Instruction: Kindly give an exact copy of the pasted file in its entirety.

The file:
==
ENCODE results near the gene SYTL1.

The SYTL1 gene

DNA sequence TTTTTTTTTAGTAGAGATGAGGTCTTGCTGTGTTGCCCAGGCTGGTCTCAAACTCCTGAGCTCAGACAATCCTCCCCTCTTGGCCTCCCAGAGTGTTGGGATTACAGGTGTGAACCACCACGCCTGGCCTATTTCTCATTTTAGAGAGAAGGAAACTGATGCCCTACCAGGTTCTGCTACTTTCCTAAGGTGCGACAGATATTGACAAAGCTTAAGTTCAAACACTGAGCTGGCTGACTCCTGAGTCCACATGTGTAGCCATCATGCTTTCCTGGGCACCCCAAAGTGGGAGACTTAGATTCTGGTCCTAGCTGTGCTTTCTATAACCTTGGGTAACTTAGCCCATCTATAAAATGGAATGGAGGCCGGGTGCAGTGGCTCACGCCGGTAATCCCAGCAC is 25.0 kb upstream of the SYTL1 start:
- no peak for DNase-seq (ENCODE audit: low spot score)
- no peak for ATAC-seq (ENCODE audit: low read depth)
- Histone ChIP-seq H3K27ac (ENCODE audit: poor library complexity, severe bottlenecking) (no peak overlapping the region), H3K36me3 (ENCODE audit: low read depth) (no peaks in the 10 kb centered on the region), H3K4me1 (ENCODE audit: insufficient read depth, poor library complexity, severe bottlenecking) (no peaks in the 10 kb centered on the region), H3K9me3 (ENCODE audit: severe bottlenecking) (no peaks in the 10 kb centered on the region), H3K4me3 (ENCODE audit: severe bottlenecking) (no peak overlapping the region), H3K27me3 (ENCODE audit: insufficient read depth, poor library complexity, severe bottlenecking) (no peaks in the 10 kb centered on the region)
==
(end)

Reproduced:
ENCODE results near the gene SYTL1.

The SYTL1 gene

DNA sequence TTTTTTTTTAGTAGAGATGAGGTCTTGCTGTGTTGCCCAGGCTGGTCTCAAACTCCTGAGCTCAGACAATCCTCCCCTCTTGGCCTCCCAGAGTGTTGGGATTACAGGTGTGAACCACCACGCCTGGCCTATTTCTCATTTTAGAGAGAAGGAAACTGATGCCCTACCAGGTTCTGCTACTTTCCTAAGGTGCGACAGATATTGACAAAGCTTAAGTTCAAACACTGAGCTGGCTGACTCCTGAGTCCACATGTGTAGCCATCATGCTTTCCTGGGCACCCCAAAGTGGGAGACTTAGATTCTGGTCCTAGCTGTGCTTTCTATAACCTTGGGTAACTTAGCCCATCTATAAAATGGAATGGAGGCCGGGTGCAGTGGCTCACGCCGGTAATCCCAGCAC is 25.0 kb upstream of the SYTL1 start:
- no peak for DNase-seq (ENCODE audit: low spot score)
- no peak for ATAC-seq (ENCODE audit: low read depth)
- Histone ChIP-seq H3K27ac (ENCODE audit: poor library complexity, severe bottlenecking) (no peak overlapping the region), H3K36me3 (ENCODE audit: low read depth) (no peaks in the 10 kb centered on the region), H3K4me1 (ENCODE audit: insufficient read depth, poor library complexity, severe bottlenecking) (no peaks in the 10 kb centered on the region), H3K9me3 (ENCODE audit: severe bottlenecking) (no peaks in the 10 kb centered on the region), H3K4me3 (ENCODE audit: severe bottlenecking) (no peak overlapping the region), H3K27me3 (ENCODE audit: insufficient read depth, poor library complexity, severe bottlenecking) (no peaks in the 10 kb centered on the region)